RBA Rates Decision is Out This Week

The Next Move from the RBA to be Down: AUD/USD

Posted Sunday, February 3, 2019 by
Rowan Crosby • 2 min read

The AUD/USD might have seen a bit of a resurgence in the last week or so, but there are rumblings that the RBA might well be forced to step in soon and actually cut official interest rates.

We are starting to see some of the top-tier banks and pension funds in Australia start making the case that they believe the next move in interest rates will be down as the property market in Australia is starting to look like it is going to fall further than many expected.

In the last 5 years, property in Sydney and Melbourne has more than doubled in value. Led by low-interest rates, easy access to finance and a raft of foreign investors, predominantly out of China.

However, now the cycle appears to have turned. Morgan Stanley has come out and said it is now expecting the next RBA move to be down, to ease pressure on falling house prices. A huge portion on Australia’s GDP comes indirectly through property and Australia boasts some of the highest property prices in the world.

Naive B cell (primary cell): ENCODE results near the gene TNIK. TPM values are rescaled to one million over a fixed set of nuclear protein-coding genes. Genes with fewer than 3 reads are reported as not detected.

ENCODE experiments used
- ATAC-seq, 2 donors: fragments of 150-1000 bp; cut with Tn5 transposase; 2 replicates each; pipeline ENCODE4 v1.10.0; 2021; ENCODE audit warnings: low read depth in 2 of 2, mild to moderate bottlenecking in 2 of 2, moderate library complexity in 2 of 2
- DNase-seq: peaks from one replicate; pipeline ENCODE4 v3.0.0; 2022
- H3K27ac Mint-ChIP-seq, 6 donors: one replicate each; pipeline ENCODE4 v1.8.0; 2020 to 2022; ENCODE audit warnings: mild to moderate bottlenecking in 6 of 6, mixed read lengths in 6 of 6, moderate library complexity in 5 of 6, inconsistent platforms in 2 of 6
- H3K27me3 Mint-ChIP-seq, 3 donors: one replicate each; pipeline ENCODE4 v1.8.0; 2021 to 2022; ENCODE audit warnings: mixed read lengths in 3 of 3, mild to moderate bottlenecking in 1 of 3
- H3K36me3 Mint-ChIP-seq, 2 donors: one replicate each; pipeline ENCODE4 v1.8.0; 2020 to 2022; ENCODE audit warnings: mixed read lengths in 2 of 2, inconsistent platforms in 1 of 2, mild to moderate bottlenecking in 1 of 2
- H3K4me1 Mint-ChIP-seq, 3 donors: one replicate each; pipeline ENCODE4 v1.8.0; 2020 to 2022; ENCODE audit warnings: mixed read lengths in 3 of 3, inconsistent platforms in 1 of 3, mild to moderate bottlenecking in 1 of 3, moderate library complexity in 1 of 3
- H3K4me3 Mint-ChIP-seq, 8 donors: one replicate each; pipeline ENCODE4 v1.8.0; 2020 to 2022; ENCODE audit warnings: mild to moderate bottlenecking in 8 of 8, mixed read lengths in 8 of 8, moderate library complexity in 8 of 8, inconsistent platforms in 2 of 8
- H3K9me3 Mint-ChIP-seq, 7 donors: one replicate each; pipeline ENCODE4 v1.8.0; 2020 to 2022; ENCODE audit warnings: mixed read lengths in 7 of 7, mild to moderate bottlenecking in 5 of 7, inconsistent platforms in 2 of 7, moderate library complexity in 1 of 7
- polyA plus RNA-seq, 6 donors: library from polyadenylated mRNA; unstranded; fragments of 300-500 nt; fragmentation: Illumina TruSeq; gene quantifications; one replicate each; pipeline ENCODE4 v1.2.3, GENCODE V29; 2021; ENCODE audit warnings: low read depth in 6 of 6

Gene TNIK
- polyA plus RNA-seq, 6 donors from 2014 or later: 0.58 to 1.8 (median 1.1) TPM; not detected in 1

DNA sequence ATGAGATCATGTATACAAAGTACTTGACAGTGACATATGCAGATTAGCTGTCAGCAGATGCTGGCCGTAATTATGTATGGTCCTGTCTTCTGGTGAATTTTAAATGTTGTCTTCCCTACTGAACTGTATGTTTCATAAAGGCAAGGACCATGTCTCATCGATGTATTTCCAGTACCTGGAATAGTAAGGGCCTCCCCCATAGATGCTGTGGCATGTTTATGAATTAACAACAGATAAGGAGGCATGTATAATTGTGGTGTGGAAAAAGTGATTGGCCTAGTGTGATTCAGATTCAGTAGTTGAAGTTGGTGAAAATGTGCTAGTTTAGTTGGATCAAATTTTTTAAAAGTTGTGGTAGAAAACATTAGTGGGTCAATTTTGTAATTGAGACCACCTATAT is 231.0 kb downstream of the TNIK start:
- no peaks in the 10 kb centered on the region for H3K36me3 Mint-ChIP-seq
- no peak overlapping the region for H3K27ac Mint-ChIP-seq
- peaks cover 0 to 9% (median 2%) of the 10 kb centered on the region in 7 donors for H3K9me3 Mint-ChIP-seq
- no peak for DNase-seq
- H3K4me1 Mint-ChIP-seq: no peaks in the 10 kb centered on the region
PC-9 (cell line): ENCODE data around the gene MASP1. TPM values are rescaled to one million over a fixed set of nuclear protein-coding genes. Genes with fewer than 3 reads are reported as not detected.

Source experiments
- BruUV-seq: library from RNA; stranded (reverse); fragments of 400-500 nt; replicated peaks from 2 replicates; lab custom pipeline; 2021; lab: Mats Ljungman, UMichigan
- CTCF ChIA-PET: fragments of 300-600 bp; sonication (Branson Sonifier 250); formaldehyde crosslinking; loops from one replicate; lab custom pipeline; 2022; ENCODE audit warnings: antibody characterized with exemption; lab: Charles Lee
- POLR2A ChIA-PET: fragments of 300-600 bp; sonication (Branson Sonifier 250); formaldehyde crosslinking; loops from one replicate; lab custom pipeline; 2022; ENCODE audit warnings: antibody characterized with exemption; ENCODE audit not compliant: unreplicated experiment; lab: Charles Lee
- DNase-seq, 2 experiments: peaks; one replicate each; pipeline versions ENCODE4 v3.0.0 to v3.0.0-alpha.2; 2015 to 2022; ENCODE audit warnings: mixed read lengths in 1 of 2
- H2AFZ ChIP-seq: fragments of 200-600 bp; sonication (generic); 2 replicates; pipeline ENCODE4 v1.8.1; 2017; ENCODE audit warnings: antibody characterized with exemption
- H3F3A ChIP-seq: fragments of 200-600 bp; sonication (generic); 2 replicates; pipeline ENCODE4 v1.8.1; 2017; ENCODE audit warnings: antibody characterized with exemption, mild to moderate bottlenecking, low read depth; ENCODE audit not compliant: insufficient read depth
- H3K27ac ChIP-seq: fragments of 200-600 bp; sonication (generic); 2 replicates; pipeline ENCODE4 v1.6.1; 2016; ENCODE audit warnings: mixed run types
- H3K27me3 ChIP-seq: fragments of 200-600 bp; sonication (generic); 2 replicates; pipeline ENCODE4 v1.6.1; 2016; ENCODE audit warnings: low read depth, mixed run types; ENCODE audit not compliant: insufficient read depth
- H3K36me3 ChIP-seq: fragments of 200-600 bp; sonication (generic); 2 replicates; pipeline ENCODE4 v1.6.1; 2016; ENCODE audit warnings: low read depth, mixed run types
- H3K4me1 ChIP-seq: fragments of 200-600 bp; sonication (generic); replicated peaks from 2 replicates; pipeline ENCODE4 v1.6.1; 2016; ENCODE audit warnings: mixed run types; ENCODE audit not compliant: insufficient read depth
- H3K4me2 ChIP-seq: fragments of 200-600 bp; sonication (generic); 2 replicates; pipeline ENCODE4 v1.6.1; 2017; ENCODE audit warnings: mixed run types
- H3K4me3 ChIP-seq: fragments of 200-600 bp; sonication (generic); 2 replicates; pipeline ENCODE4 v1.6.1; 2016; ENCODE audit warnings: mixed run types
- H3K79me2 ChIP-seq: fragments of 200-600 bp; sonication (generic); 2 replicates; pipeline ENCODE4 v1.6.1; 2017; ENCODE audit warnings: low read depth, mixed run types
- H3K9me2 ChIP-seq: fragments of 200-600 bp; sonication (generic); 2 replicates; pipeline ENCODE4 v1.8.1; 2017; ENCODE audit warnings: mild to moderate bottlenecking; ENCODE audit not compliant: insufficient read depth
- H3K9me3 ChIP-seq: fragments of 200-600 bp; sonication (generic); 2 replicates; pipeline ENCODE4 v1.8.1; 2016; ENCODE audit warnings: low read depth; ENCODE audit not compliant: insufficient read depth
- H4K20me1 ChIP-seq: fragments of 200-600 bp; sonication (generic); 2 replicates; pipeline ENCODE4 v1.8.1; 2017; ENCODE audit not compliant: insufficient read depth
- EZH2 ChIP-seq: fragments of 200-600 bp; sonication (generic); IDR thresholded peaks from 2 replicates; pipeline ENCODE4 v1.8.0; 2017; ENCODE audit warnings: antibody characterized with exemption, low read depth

Currently, prices have fallen 12% from their peak with experts suggesting the falls might get considerably worse.

This week there is also the release of the Royal Commission (an investigation effectively) into the banking and finance sector which has led to tighter credit conditions all around the country.

And dispite an uptick in CPI this past week, inflation is still by no means testing the 2-3% band that would justify a rate hike. So there is some credence to the argument from Morgan Stanley.


Aussie Outlook

The AUD/USD tagged the major level at 0.7300 before falling back to the 0.7250 mark throughout the trading week. Led for the most part by the risk-on play after we heard from the FOMC.

This week, we also get the RBA official rate decision and while nothing will change at this meeting, we will be looking to hear what the board has to say on the next move.

The party line is still clearly that the next move will be up, but we have been stuck at 1.5% for so long now, that many are still not convinced.

However, just looking at the 10-yr bond yield it is clear that there are plenty that are not predicting a surge in interests rates just yet.

Australian 10-yr bond yield
Australian 10-yr bond yield
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